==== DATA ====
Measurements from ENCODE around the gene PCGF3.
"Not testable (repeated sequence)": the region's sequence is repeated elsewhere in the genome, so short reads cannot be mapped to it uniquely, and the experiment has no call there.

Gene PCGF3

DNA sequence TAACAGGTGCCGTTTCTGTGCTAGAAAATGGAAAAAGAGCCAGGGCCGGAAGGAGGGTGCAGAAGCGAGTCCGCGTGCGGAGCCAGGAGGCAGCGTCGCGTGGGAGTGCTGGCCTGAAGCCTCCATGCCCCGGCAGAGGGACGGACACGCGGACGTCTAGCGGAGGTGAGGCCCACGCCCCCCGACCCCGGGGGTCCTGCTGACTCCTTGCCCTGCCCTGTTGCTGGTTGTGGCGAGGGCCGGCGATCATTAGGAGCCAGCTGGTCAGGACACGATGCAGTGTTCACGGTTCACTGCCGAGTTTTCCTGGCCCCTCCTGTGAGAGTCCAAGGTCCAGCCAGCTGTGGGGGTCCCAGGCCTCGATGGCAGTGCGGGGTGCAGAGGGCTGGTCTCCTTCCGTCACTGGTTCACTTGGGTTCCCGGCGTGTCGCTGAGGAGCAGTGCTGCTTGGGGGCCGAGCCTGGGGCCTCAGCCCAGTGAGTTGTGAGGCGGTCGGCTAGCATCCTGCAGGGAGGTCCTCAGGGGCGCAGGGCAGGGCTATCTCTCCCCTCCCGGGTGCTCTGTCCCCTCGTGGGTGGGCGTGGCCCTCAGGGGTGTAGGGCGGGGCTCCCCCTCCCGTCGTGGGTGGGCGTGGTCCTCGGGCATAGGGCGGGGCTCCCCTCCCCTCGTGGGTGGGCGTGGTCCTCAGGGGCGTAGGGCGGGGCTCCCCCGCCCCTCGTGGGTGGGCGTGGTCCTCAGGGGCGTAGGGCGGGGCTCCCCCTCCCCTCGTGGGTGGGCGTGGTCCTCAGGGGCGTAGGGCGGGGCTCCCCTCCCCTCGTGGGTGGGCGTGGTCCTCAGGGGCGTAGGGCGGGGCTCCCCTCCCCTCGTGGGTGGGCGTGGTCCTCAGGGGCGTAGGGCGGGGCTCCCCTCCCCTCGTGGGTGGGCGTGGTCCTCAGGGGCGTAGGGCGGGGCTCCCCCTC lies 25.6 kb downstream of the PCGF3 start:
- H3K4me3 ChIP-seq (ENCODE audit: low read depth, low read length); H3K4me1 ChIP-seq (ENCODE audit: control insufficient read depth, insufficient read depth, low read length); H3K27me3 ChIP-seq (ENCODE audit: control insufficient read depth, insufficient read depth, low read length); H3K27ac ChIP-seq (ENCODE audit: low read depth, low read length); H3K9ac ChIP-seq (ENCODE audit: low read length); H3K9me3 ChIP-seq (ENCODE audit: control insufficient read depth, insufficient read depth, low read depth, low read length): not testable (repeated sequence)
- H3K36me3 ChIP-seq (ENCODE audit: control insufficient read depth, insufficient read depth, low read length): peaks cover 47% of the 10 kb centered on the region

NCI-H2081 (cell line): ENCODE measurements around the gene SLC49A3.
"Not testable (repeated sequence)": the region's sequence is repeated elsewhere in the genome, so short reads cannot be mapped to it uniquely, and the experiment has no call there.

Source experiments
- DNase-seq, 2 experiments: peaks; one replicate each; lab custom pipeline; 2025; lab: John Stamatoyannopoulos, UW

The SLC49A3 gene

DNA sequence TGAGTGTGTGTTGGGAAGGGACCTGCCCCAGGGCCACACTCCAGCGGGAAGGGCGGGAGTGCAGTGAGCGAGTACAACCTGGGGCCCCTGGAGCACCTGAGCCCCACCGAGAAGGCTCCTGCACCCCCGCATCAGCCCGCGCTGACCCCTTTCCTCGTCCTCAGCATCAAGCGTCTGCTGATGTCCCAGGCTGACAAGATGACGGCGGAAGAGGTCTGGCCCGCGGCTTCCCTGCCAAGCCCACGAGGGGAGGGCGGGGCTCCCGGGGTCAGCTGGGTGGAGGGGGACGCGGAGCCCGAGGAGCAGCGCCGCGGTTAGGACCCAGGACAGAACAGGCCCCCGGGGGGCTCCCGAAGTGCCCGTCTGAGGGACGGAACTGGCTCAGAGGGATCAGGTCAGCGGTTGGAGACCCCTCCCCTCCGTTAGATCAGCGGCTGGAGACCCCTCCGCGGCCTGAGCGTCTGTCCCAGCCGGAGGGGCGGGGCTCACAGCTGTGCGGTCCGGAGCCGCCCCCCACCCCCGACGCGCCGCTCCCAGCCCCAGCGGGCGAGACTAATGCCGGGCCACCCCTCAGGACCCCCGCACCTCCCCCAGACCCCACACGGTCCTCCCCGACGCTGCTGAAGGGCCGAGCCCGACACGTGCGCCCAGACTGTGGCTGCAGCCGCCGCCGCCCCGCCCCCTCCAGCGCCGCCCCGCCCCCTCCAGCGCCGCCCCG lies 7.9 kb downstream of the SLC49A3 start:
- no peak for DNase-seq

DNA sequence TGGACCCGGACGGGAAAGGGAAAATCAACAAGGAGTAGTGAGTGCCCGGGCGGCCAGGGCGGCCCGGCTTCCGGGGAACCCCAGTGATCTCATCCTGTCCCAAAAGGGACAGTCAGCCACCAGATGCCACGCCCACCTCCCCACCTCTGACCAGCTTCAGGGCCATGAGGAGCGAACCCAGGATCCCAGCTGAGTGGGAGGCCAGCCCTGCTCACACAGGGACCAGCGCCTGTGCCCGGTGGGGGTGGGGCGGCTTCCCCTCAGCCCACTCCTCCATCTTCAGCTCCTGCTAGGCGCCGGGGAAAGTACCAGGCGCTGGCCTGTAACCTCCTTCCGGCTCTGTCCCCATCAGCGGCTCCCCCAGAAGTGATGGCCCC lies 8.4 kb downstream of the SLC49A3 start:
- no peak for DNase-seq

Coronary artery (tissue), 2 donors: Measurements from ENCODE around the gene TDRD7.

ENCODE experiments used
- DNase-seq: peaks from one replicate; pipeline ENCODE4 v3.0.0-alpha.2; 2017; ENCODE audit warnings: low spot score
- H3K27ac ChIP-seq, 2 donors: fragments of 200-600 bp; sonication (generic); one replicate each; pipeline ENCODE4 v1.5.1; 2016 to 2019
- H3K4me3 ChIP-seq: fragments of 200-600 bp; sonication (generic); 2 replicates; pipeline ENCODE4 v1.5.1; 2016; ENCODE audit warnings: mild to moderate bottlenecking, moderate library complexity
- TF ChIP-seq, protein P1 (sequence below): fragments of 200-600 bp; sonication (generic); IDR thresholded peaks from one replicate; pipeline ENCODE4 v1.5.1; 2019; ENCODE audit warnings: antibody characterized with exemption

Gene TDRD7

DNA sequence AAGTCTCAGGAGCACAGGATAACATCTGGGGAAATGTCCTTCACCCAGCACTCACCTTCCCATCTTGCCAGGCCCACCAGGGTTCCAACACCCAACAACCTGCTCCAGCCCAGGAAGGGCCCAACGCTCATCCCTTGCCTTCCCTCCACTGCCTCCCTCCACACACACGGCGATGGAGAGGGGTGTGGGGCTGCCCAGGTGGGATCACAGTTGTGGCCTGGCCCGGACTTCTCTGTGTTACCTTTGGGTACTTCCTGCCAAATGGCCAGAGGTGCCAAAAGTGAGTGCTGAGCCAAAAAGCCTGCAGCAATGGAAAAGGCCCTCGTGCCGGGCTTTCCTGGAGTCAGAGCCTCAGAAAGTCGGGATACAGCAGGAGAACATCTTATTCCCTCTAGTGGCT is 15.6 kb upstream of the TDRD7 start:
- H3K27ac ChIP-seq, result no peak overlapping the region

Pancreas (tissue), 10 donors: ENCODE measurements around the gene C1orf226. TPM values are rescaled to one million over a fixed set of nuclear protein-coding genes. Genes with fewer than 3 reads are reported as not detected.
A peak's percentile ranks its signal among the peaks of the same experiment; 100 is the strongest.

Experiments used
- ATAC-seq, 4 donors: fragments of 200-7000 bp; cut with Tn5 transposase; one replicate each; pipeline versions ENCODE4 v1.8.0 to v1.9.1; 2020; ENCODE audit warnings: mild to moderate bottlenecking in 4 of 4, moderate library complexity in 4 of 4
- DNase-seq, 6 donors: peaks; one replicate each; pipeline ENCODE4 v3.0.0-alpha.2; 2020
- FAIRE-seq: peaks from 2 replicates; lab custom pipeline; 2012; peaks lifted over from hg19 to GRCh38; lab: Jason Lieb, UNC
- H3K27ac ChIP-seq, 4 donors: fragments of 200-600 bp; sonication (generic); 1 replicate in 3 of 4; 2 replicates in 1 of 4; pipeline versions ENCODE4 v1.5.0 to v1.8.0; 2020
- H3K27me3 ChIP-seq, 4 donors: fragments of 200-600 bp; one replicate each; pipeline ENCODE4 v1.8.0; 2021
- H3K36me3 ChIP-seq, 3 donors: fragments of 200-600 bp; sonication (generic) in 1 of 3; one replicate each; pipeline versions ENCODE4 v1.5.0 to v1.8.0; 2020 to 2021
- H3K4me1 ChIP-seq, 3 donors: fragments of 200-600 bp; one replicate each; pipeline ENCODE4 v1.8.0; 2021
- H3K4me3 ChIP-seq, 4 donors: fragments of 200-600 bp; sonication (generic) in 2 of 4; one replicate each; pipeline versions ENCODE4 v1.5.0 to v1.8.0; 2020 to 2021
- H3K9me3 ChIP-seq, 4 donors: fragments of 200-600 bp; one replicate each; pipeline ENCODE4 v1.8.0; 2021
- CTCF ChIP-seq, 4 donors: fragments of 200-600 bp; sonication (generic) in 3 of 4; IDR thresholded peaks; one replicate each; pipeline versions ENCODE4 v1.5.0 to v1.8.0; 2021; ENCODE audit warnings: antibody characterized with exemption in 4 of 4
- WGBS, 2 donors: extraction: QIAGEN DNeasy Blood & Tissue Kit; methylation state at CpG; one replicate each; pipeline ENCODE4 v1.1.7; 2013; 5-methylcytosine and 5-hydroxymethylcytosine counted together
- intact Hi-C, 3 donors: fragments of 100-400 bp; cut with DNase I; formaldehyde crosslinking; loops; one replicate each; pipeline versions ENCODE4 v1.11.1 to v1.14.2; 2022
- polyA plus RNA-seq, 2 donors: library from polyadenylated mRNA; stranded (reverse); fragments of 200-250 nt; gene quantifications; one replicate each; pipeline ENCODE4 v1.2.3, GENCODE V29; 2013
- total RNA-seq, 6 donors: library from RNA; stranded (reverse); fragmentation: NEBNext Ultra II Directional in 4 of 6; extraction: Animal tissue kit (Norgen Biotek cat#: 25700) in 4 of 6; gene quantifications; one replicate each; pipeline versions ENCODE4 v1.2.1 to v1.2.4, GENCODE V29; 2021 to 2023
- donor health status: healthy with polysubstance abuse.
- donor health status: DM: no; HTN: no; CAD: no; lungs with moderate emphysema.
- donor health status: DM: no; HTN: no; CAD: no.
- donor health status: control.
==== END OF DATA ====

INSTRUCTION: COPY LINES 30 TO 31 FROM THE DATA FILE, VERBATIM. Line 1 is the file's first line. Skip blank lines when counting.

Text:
- FAIRE-seq: peaks from 2 replicates; lab custom pipeline; 2012; peaks lifted over from hg19 to GRCh38; lab: Jason Lieb, UNC
- H3K27ac ChIP-seq, 4 donors: fragments of 200-600 bp; sonication (generic); 1 replicate in 3 of 4; 2 replicates in 1 of 4; pipeline versions ENCODE4 v1.5.0 to v1.8.0; 2020